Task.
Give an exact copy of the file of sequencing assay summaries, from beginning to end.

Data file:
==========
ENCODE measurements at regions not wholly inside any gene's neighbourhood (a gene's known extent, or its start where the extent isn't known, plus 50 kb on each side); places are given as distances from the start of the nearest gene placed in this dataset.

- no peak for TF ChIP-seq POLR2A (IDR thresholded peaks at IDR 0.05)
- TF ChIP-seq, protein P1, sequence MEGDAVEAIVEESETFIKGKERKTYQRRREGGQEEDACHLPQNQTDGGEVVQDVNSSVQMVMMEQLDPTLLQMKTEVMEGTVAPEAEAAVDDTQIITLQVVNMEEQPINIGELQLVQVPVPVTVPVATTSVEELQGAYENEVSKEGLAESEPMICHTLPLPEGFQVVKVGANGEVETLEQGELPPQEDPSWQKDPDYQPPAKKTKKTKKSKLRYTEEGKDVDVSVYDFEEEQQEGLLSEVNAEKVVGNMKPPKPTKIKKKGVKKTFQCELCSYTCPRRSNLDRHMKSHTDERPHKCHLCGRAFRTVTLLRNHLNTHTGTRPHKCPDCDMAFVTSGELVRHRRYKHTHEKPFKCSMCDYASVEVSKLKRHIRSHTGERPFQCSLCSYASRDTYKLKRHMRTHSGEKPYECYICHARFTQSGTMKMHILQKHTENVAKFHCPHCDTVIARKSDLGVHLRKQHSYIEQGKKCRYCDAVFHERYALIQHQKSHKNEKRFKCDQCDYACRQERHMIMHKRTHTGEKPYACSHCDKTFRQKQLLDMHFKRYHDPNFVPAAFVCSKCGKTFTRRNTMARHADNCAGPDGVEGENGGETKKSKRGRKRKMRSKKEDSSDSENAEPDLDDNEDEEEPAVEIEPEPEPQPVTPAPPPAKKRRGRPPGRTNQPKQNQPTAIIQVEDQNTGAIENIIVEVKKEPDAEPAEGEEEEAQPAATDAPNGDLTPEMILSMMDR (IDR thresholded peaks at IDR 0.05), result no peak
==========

ENCODE measurements at regions not wholly inside any gene's neighbourhood (a gene's known extent, or its start where the extent isn't known, plus 50 kb on each side); places are given as distances from the start of the nearest gene placed in this dataset.

- no peak for TF ChIP-seq POLR2A (IDR thresholded peaks at IDR 0.05)
- TF ChIP-seq, protein P1, sequence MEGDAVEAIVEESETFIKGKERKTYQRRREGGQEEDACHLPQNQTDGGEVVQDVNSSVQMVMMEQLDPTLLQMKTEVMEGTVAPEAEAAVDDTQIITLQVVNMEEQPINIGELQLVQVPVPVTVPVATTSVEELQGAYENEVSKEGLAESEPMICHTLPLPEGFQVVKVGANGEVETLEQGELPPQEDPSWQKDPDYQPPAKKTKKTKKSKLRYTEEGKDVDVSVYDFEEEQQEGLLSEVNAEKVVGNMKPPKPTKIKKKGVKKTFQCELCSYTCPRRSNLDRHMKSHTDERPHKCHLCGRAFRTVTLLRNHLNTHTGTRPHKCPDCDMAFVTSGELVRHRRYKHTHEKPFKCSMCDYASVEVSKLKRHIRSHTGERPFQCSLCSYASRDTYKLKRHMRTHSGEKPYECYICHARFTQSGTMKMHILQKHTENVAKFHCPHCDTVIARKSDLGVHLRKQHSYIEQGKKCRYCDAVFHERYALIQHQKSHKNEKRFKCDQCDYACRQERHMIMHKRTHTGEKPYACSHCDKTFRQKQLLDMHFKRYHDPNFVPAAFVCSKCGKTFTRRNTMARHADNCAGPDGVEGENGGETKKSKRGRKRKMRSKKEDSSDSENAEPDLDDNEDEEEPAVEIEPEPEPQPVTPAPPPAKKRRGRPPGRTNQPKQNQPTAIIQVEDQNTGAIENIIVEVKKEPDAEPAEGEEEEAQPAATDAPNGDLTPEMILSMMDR (IDR thresholded peaks at IDR 0.05), result no peak